Using AUTO_INCREMENT To Set Up a Sequence Column

11.2.1 Problem

You want to include a sequence column in a table.

11.2.2 Solution

Use an AUTO_INCREMENT column.

11.2.3 Discussion

This section provides the basic background on how AUTO_INCREMENT columns work, beginning with a short example that demonstrates the sequence-generation mechanism. The illustration centers around a bug-collection scenario: your son (eight-year-old Junior) is assigned the task of collecting insects for a class project at school. For each insect, Junior is to record its name ("ant," "bee," and so forth), and its date and location of collection. You have long expounded the benefits of MySQL for record-keeping to Junior since his early days, so upon your arrival home from work that day, he immediately announces the necessity of completing this project and then, looking you straight in the eye, declares that it's clearly a task for which MySQL is well-suited. Who are you to argue? So the two of you get to work. Junior already collected some specimens after school while waiting for you to come home and has recorded the following information in his notebook:

Name

Date

Origin

millipede

2001-09-10

driveway

housefly

2001-09-10

kitchen

grasshopper

2001-09-10

front yard

stink bug

2001-09-10

front yard

cabbage butterfly

2001-09-10

garden

ant

2001-09-10

back yard

ant

2001-09-10

back yard

millbug

2001-09-10

under rock

Looking over Junior's notes, you're pleased to see that even at his tender age he has learned to write dates in ISO format. However, you also notice that he's collected a millipede and a millbug, neither of which actually are insects. You decide to let this pass for the moment; Junior forgot to bring home the written instructions for the project, so at this point it's unclear whether or not these specimens are acceptable.

As you consider how to create a table to store this information, it's apparent that you need at least name, date, and origin columns corresponding to the types of information Junior is required to record:

CREATE TABLE insect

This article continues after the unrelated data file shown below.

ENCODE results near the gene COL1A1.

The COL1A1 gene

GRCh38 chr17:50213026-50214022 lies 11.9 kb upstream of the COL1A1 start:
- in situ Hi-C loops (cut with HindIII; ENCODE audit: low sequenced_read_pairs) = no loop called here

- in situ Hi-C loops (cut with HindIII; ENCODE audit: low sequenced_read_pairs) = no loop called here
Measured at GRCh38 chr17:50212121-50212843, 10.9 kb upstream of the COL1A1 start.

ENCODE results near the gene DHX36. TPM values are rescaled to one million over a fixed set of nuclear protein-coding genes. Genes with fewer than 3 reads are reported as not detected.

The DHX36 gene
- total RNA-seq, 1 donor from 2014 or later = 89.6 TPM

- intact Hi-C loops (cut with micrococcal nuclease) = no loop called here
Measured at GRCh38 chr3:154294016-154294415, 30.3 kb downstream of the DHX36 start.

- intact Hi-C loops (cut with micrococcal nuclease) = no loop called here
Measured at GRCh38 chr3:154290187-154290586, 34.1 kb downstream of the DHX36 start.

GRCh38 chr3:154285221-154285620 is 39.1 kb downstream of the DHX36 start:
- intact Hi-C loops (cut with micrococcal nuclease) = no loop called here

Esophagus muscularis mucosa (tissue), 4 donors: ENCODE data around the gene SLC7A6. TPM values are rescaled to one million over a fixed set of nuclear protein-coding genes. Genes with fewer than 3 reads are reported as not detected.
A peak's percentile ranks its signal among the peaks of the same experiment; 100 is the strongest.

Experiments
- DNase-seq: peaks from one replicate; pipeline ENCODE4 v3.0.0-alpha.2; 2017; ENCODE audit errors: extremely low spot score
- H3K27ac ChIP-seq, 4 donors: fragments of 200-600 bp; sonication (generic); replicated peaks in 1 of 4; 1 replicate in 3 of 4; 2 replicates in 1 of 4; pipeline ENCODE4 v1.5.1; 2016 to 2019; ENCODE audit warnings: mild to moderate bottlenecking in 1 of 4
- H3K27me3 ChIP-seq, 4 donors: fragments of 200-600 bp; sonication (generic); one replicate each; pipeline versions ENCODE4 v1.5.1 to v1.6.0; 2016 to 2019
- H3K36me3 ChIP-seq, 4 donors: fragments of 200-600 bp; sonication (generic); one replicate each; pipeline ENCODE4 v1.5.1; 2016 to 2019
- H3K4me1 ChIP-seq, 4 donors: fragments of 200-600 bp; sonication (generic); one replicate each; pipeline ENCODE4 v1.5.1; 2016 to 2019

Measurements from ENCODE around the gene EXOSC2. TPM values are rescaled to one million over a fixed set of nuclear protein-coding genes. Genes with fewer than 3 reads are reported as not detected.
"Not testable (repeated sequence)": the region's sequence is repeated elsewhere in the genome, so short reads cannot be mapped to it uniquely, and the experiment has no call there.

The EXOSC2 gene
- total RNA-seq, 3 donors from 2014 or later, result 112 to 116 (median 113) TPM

(
 name VARCHAR(30) NOT NULL, # type of insect
 date DATE NOT NULL, # date collected
 origin VARCHAR(30) NOT NULL # where collected
);

However, those columns may not be enough to make the table easy to use. Note that the records collected thus far are not uniqueboth ants were collected at the same time and place. If you put the information into an insect table that has the preceding structure, neither ant record can be referred to individually, because there's nothing to distinguish them from one another. Unique IDs would be helpful to make the records distinct and to provide values that make each record easy to refer to. An AUTO_INCREMENT column is good for this purpose, so a better insect table has a structure like this:

CREATE TABLE insect
(
 id INT UNSIGNED NOT NULL AUTO_INCREMENT,
 PRIMARY KEY (id),
 name VARCHAR(30) NOT NULL, # type of insect
 date DATE NOT NULL, # date collected
 origin VARCHAR(30) NOT NULL # where collected
);

Go ahead and create the insect table using this second definition. Later, in Recipe 11.4, we'll discuss the specifics of why the id column is declared the way it is.

Using the mysql Client Program

Writing MySQL-Based Programs

Record Selection Techniques

Working with Strings

Working with Dates and Times

Sorting Query Results

Generating Summaries

Modifying Tables with ALTER TABLE

Obtaining and Using Metadata

Importing and Exporting Data

Generating and Using Sequences

Using Multiple Tables

Statistical Techniques

Handling Duplicates

Performing Transactions

Introduction to MySQL on the Web

Incorporating Query Resultsinto Web Pages

Processing Web Input with MySQL

Using MySQL-Based Web Session Management

Appendix A. Obtaining MySQL Software

Appendix B. JSP and Tomcat Primer

Appendix C. References



MySQL Cookbook
MySQL Cookbook
ISBN: 059652708X
EAN: 2147483647
Year: 2005
Pages: 412
Authors: Paul DuBois

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